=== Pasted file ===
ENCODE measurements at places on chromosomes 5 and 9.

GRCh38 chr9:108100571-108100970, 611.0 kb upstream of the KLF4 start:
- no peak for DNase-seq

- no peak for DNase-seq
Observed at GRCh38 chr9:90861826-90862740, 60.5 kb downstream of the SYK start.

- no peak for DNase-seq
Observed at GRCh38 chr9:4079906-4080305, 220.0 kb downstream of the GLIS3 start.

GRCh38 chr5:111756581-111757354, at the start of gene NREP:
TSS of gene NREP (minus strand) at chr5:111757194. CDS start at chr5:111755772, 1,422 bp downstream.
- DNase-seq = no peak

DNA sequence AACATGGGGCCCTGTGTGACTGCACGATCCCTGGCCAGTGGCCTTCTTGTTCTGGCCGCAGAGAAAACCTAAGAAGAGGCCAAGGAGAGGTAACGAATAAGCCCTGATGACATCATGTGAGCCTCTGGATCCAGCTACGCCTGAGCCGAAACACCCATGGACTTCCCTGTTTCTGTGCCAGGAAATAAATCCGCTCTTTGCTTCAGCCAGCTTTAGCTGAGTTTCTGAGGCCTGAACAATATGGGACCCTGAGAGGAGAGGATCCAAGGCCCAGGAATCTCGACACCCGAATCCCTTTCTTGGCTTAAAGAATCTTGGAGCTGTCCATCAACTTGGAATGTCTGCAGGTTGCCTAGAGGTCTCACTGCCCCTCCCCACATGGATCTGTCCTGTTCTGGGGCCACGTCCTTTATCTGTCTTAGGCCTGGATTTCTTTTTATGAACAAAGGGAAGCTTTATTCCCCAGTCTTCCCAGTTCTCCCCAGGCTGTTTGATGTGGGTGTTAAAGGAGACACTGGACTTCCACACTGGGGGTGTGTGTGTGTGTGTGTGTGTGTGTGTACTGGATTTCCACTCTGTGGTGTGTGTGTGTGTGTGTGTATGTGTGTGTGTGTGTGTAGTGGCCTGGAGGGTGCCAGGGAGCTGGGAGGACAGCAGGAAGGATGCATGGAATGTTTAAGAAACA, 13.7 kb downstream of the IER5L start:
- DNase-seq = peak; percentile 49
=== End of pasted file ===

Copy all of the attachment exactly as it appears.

ENCODE measurements at places on chromosomes 5 and 9.

GRCh38 chr9:108100571-108100970, 611.0 kb upstream of the KLF4 start:
- no peak for DNase-seq

- no peak for DNase-seq
Observed at GRCh38 chr9:90861826-90862740, 60.5 kb downstream of the SYK start.

- no peak for DNase-seq
Observed at GRCh38 chr9:4079906-4080305, 220.0 kb downstream of the GLIS3 start.

GRCh38 chr5:111756581-111757354, at the start of gene NREP:
TSS of gene NREP (minus strand) at chr5:111757194. CDS start at chr5:111755772, 1,422 bp downstream.
- DNase-seq = no peak

DNA sequence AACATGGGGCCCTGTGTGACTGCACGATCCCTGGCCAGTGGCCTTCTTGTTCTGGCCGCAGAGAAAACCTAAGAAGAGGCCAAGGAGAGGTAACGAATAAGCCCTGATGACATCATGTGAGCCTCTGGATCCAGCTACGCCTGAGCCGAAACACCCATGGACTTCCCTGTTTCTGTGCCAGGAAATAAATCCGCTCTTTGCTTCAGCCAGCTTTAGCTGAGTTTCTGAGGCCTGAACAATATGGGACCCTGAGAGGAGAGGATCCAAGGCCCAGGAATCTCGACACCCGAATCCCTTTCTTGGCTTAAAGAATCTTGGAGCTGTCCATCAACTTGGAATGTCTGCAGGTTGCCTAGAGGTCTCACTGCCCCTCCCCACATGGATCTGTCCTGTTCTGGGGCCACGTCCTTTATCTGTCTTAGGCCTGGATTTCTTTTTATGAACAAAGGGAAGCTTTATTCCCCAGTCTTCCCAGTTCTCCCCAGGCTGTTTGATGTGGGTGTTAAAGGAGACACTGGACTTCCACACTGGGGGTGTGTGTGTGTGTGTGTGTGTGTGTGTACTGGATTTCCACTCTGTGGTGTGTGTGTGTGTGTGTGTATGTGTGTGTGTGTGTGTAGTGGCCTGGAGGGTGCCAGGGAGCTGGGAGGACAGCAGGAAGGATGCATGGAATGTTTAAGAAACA, 13.7 kb downstream of the IER5L start:
- DNase-seq = peak; percentile 49